“The idea of equal access, equal opportunity has sort of evolved in its application from brick and mortar to eCommerce. At first, many companies were worried about the desktop experience. Now, the concern extends to both smart phones and devices.  Wherever a consumer accesses your content – whether it be directly through the web or an app – you need to be concerned about accessibility.”
This guidance document is not intended to be a final agency action, has no legally binding effect, and may be rescinded or modified in the Department's complete discretion, in accordance with applicable laws. The Department's guidance documents, including this guidance, do not establish legally enforceable responsibilities beyond what is required by the terms of the applicable statutes, regulations, or binding judicial precedent.
When choosing an aid or service, title II entities are required to give primary consideration to the choice of aid or service requested by the person who has a communication disability. The state or local government must honor the person’s choice, unless it can demonstrate that another equally effective means of communication is available, or that the use of the means chosen would result in a fundamental alteration or in an undue burden (see limitations below). If the choice expressed by the person with a disability would result in an undue burden or a fundamental alteration, the public entity still has an obligation to provide an alternative aid or service that provides effective communication if one is available.
Quantum Dynamix recently completed VisionCorps’ brand new website – built to set the standard for visually-impaired, ADA compliant web design and functionality. Discover what features we incorporated and how users who are blind are adjusting to the new website. This is a case study for ADA online compliance that you can utilize for your own website.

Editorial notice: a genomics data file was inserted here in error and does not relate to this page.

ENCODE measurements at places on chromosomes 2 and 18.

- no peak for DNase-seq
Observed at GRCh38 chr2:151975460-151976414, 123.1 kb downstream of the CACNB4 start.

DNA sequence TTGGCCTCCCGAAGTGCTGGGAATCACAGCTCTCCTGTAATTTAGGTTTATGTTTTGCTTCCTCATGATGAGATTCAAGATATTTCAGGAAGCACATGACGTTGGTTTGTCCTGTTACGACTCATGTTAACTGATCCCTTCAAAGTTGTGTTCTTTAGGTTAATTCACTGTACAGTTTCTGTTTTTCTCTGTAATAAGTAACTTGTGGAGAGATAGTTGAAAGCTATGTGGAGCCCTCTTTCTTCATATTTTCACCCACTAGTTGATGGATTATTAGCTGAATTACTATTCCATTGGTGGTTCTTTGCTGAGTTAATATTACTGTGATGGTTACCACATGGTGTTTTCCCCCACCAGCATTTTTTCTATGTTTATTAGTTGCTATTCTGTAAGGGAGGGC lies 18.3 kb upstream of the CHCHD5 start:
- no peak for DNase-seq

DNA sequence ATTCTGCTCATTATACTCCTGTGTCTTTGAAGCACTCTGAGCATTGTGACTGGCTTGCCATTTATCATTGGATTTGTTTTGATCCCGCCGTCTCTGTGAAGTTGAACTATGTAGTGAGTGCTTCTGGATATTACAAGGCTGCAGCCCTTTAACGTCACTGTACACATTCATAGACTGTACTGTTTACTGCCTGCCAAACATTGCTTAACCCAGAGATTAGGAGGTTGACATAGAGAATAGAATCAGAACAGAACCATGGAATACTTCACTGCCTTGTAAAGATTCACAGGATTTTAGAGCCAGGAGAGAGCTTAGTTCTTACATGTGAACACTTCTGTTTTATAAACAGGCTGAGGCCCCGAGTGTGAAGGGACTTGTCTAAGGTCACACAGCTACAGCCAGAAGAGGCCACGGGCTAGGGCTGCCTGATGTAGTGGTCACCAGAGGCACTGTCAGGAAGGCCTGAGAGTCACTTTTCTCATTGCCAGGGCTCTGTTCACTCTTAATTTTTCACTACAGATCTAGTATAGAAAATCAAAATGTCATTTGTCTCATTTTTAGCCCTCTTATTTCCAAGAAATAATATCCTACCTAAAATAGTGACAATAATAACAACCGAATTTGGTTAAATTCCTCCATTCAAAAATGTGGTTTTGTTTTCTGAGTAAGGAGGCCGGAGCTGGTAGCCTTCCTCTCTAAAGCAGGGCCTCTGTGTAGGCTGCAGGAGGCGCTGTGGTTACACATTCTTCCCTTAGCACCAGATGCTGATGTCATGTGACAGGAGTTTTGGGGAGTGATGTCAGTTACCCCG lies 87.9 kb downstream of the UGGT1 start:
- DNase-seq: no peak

This guidance document is not intended to be a final agency action, has no legally binding effect, and may be rescinded or modified in the Department's complete discretion, in accordance with applicable laws. The Department's guidance documents, including this guidance, do not establish legally enforceable responsibilities beyond what is required by the terms of the applicable statutes, regulations, or binding judicial precedent.


Courts have taken essentially the following position on the issue of whether websites are places of public accommodation: Website accessibility fulfills the spirit of the ADA by lowering the barriers for people with disabilities to participate in business and commerce. As such, commercial websites need to comply with ADA regulations. Judges have reached this conclusion in several high-profile cases, such as the National Federation of the Blind’s lawsuit against the Scribd digital library. As a result of this case, Scribd agreed to redesign its website to work with screen reader software by the end of 2017.
You probably won't have to check your site with all of the available evaluation tools out there, but it is a good idea to do so for the most common web browsers. Just as accessibility software makes it easier for people with disabilities to navigate the Internet, these tools make it easier for developers to ensure accessibility from the start. When you think you've mastered it, go back through the Section 508 compliance checklist to ensure you've met every goal.